Greek VLT rollout hits another snag as illegal gambling spikes


greek-video-lottery-terminal-vlt-delayGreek authorities had their hands full policing unauthorized gambling operations in 2016, particularly those involving video lottery terminals (VLT).

According to figures released by the Hellenic Gaming Commission (EEEP), local police raided 480 establishments suspected of running unauthorized gambling products last year, resulting in 1,513 arrests and the seizure of €160k in cash, as well as hundreds of computers set up to offer VLT-style games.

There appears to have been some late effort to ensure government beancounters didn’t find Greek cops to be slacking off, as 51 of these raids occurred in the final two weeks of 2016. Some illegal operators did their best to help out by reopening their businesses in the same locations, leading to one establishment being raided eight times in less than three months. (Helpful hint: stop offering VLTs at your fake donut shop.)

Like their Italian counterparts, Greek gamblers are particularly drawn to VLTs. But long-delayed plans to add an additional 35k VLTs to the Greek market have hit yet another snag after local casino operators filed more legal challenges based on a perceived threat to their own operations.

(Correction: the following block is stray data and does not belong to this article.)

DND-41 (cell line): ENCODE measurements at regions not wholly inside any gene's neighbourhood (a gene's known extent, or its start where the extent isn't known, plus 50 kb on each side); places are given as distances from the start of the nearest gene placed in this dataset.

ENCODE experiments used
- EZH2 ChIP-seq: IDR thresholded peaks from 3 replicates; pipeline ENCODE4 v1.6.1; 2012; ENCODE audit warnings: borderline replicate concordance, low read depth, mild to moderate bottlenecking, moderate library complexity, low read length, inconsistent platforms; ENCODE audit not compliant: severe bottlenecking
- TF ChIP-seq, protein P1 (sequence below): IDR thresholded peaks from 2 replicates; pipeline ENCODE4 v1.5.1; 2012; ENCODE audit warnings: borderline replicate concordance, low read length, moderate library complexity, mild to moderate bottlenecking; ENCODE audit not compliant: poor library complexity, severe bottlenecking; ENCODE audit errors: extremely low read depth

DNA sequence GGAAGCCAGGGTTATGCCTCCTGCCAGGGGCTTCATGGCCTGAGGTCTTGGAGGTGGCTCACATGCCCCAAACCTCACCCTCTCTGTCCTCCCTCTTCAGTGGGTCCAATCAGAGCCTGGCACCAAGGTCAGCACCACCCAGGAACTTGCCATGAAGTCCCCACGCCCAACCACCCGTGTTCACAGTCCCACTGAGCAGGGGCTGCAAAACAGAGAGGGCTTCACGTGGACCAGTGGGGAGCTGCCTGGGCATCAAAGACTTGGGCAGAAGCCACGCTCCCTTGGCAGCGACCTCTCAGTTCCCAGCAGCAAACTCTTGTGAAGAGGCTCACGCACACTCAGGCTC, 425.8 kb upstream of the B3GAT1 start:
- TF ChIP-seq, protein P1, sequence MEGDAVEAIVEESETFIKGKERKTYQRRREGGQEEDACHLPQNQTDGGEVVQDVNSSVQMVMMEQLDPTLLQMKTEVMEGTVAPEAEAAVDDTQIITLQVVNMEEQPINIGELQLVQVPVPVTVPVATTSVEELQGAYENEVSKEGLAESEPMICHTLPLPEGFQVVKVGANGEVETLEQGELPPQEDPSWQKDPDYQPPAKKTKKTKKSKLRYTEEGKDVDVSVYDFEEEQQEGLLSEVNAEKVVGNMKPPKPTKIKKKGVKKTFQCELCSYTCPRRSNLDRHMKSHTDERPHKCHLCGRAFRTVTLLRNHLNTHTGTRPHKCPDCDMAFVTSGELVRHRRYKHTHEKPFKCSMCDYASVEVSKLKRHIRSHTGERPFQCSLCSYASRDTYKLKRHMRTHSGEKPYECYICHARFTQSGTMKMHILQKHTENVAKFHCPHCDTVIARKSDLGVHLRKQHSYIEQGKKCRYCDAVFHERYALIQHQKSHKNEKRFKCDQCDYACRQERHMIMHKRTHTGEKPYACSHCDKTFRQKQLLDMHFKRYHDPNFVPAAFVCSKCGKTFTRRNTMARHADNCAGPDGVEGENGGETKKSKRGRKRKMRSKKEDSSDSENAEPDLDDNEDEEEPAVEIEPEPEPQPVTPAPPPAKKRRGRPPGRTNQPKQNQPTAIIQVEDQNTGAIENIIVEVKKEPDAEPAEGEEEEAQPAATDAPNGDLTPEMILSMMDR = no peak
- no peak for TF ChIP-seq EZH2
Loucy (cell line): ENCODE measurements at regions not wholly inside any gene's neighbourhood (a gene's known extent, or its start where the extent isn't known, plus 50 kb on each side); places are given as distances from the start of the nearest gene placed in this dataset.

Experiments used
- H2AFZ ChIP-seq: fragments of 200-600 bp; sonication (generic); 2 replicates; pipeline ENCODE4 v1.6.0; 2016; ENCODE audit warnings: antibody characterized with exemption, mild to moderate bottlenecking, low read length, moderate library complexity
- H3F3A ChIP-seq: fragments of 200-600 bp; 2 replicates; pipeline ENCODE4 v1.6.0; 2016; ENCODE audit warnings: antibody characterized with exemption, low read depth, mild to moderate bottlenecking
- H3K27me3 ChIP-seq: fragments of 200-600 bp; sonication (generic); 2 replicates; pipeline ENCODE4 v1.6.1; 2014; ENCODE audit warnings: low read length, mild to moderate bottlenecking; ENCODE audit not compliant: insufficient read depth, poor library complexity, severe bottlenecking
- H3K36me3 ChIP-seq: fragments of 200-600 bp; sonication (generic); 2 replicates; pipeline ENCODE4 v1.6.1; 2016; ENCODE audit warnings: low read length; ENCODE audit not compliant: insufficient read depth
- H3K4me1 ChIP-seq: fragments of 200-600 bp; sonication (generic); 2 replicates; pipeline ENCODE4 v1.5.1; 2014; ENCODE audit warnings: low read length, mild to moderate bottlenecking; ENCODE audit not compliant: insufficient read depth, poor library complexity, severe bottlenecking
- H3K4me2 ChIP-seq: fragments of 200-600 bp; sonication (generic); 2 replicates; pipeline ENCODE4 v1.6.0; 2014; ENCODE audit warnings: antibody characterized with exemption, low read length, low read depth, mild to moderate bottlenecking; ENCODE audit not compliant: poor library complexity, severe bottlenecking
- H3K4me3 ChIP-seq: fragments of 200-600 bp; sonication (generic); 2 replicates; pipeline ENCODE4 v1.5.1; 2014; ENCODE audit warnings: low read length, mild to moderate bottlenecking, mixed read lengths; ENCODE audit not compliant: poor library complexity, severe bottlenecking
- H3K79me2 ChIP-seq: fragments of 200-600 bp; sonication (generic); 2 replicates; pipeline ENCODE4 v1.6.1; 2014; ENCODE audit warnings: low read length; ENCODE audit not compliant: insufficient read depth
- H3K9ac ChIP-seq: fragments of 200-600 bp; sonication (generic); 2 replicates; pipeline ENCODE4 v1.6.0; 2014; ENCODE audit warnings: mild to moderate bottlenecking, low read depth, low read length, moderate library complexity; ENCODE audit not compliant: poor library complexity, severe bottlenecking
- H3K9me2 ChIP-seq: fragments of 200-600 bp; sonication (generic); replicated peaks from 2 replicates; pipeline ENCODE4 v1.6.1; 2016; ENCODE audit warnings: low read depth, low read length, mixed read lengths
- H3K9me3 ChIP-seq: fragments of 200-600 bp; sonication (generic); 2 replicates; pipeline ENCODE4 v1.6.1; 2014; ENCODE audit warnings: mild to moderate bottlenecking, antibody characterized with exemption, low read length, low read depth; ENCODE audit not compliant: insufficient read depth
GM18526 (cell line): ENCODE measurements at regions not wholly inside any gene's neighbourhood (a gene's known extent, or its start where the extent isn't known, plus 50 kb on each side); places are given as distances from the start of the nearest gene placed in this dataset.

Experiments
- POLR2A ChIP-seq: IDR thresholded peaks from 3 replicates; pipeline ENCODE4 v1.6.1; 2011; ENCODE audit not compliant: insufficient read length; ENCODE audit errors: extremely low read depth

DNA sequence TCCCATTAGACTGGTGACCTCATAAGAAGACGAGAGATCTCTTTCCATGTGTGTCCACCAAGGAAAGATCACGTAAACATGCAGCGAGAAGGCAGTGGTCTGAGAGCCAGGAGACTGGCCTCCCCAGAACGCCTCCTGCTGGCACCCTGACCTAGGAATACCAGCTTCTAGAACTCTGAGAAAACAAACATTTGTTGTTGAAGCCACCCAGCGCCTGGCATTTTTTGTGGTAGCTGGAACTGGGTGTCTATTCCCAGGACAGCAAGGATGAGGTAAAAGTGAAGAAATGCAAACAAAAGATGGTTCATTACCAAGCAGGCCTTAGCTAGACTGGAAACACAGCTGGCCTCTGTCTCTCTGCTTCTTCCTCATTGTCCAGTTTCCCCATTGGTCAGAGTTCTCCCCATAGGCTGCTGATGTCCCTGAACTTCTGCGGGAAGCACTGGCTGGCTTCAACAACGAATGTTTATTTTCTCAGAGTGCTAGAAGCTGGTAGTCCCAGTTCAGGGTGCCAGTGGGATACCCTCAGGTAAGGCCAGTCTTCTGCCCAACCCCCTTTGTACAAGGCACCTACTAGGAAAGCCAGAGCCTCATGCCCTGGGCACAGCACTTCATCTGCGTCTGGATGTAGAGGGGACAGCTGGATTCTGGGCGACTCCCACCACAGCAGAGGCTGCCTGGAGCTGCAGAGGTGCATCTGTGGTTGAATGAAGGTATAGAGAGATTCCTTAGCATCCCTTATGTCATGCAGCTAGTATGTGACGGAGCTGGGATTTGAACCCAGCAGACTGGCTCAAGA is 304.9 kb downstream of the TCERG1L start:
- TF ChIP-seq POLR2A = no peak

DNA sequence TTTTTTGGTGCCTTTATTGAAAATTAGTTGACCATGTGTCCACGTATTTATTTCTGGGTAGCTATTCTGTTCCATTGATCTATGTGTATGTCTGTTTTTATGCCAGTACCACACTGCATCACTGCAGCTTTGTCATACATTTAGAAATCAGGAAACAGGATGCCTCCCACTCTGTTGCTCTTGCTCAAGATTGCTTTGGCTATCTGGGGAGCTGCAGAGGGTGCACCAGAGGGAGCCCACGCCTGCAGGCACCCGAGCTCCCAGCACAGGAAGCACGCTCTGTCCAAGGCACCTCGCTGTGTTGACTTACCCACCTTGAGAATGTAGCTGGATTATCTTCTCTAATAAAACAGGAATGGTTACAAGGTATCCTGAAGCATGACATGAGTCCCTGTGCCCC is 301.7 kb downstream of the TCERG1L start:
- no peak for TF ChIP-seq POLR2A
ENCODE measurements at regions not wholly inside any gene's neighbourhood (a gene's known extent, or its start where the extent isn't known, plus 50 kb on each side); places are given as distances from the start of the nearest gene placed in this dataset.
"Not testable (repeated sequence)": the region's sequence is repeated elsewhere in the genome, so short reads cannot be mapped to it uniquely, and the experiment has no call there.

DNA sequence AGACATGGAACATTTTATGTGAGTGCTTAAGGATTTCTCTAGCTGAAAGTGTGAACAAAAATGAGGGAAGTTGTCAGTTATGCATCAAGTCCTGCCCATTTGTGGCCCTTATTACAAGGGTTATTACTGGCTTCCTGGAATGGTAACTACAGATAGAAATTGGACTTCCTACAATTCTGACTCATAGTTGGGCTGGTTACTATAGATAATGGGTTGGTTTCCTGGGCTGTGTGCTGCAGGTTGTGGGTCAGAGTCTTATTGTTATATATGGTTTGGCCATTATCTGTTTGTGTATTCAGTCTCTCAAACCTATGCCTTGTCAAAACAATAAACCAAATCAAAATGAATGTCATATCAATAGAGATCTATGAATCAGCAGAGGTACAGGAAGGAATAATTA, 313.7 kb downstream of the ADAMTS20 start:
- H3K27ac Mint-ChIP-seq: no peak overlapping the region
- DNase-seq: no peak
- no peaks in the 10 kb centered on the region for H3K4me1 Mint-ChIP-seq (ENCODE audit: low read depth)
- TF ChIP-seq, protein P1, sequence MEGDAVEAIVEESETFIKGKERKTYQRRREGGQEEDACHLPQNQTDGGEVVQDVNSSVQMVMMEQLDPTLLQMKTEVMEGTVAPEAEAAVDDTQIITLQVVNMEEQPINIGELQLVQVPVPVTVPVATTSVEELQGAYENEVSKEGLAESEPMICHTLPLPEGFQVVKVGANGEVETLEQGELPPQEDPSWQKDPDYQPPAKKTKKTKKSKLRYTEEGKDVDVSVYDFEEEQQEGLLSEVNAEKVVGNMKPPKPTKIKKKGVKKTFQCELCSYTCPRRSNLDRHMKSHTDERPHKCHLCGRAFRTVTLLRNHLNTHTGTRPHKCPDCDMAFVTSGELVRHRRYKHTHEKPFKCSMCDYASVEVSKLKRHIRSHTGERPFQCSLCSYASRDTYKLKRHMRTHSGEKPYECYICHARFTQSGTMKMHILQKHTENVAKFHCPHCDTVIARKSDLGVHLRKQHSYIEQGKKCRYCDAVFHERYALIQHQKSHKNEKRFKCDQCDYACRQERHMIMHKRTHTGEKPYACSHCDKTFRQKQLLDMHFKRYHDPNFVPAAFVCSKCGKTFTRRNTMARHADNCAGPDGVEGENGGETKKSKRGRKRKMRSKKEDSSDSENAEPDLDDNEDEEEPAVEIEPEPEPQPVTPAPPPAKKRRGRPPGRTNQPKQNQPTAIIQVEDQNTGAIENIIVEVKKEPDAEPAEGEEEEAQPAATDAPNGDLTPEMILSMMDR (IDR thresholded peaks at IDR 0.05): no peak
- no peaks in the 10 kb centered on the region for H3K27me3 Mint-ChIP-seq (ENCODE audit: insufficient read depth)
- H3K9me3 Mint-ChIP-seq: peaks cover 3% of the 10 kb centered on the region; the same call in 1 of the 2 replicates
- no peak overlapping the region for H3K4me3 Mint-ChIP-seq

In October, EEEP declared that it was finally ready to move ahead with plans – that were originally approved way back in 2011 – to allow former Greek gaming monopoly OPAP to launch 16,500 through OPAP’s retail network, while OPAP suppliers IGT, Inspired Gaming, Scientific Games and Synot Group would provide the remaining 18,500 machines.

But the Regency Casino Mont Parnes filed an appeal in late December asking Greece’s Council of State to reject the VLT expansion based on the Regency’s belief that it would violate the Treaty of the Functioning of the European Union (TFEU), Greek law and the local constitution.

The Regency’s appeal claims that the plan to put 18,500 VLTs in residential areas with extended opening hours, 24-hour access during holidays and no limitations on playing time will create “gambling playgrounds” that violate a 2011 Greek gambling regulation aimed at protecting consumers.

More to the point, the Regency’s owners also believe no one will want to visit its gaming floor if they can get their VLT fix down at the local corner store. Similar concerns were voiced in a separate appeal filed by Casino Loutraki in the country’s highest administrative court.

It remains to be seen how much of a further delay the casinos’ legal gambit will impose on the VLT rollout, but however long it lasts, Greek cops would be well advised to use the time wisely and get a head start on 2017’s illegal gambling stats.